My farmer had mentioned that I would see walls of historical significance on the other side of Fanore, but I am unprepared for the sight of hand-built stone walls zigzagging across the solid rock of the Burren. Walls that start from the cliffs by the ocean and extend up the steep hills and over and beyond, past where the eye can see. Walls that are there for no good reason. As if the landscape isn't bleak enough, it is impossible to understand why walls that start from nowhere and end somewhere in the distance had been built. There is no way that this land could be completely cleared of stones. It is not arable, so dividing this land into fields or paddocks is pointless.
Nowhere in Ireland is the devastating effect of the Potato Famine of 1845-1849 more evident than here in West Clare. Whilst enormous shiploads of food had been exported from the most famine-stricken parts of Ireland, including the nearby towns of Kilrush and Sligo, many farmers had been unceremoniously evicted from their tenant farms by wealthy landlords. To add insult to injury, battering rams had been used to destroy the miserable cottages in which these unfortunate tenants had lived. They had been turfed out of their homes with the clothes on their backs. No time to collect their meagre possessions, some may have resorted to the entering local workhouses, whilst others took to the road.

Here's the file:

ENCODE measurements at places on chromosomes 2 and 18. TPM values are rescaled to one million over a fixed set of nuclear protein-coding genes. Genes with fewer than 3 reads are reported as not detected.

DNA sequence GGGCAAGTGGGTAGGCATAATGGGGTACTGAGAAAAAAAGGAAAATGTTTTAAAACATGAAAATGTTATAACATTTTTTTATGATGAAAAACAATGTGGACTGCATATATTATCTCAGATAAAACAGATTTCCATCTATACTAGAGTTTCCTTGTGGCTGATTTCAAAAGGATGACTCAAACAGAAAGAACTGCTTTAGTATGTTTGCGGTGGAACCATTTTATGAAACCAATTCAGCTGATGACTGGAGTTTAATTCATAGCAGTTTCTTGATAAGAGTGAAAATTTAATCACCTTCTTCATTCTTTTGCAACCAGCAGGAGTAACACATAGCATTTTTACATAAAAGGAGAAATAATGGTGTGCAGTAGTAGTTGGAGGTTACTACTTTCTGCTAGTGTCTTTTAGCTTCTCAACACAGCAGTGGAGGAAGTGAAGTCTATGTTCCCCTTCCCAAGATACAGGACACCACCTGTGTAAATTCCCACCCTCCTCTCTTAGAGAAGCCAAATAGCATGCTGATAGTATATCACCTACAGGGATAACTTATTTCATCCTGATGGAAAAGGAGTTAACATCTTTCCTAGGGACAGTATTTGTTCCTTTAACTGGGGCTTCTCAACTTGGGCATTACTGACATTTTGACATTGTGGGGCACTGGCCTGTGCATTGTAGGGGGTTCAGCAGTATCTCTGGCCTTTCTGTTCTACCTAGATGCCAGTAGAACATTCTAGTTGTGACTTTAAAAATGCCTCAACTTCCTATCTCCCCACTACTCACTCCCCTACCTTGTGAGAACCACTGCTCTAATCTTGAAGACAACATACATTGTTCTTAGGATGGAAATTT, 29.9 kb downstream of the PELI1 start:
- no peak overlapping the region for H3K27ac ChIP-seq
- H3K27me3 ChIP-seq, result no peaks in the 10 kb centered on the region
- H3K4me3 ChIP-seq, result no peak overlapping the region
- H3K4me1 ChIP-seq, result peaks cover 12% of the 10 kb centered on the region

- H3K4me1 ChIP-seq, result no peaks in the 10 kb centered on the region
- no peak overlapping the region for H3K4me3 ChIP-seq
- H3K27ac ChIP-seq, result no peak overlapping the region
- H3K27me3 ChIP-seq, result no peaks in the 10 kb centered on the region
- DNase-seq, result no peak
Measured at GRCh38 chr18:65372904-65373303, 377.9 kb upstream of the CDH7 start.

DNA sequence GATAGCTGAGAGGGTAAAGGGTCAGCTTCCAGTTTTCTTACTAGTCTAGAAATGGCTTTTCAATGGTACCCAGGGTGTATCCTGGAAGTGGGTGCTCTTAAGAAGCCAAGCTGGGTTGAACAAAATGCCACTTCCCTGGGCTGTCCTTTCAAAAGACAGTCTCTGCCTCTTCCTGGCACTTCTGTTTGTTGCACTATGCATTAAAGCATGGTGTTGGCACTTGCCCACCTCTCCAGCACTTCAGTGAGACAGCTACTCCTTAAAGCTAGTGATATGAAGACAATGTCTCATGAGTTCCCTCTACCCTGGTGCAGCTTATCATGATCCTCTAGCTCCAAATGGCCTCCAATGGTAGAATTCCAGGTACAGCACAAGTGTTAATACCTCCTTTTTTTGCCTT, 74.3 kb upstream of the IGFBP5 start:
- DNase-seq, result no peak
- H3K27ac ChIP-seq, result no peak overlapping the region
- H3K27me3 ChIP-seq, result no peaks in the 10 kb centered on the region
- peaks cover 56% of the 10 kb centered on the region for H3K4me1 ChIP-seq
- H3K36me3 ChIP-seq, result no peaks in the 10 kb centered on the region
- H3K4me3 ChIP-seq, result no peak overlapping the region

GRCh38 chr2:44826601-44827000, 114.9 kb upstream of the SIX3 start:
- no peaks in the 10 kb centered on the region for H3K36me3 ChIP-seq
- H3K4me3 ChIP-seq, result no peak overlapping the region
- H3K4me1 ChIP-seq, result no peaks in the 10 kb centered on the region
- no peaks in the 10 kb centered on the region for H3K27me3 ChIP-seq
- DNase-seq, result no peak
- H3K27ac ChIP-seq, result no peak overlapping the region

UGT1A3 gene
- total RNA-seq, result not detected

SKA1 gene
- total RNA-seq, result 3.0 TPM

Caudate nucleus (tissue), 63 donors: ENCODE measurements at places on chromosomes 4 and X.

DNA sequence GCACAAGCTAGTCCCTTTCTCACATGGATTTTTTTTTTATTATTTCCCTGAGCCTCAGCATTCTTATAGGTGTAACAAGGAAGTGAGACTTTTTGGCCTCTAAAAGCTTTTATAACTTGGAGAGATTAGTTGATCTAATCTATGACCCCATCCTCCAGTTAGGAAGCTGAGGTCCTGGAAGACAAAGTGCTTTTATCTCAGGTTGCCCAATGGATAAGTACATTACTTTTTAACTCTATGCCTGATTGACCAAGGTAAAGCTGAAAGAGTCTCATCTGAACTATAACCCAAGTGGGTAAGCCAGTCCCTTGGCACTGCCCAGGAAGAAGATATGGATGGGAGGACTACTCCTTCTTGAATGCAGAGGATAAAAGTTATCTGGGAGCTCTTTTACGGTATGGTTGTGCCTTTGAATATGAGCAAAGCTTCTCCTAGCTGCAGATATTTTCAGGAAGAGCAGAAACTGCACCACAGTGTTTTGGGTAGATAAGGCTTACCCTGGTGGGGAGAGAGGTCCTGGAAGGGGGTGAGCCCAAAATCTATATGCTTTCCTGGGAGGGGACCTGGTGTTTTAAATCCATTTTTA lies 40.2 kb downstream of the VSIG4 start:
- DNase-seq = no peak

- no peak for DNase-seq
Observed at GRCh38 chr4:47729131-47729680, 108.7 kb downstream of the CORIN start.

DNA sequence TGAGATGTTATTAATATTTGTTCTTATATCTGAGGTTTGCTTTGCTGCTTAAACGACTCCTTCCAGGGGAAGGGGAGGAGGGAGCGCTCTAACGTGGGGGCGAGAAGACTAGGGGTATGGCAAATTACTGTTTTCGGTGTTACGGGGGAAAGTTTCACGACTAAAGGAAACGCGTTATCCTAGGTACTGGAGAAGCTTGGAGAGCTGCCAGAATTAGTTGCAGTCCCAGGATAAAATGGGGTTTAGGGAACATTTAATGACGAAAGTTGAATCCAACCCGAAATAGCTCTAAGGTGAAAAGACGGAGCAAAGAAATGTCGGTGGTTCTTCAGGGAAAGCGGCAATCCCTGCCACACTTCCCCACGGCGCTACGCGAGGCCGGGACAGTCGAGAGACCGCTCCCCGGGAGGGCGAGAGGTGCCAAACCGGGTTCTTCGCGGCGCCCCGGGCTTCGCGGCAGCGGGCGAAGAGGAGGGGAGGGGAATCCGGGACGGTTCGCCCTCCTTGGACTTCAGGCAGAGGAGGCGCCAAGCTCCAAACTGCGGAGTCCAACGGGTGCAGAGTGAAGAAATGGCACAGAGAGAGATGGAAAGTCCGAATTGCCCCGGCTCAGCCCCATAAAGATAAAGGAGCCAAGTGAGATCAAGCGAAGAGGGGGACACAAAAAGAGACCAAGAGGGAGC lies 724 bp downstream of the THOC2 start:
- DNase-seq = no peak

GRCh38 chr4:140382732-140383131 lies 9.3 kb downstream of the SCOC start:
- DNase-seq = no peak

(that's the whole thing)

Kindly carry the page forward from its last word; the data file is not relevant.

It is estimated that more than a million people had died of starvation in Ireland, whilst over a million more migrated to America, Canada, and Australia. Despite charities from across the world raising money to help the hungry Irish people, there had not been enough to distribute to everyone, especially if they were Catholic, poor, and living in the west of Ireland. To this end, local churches set up private charities to help the starving people. Not willing to distribute food for nothing, the charities had provided a daily bowl of porridge in return for back-breaking work. The only employment that had been offered in this impoverished area was the clearance of stones from the land, using them to build walls. Walls that extended across the hills and that served no other purpose than to provide a tiny bowl of gruel each day, a treasure to be shared later with a wife, children and perhaps even parents, brothers, aunts, and uncles.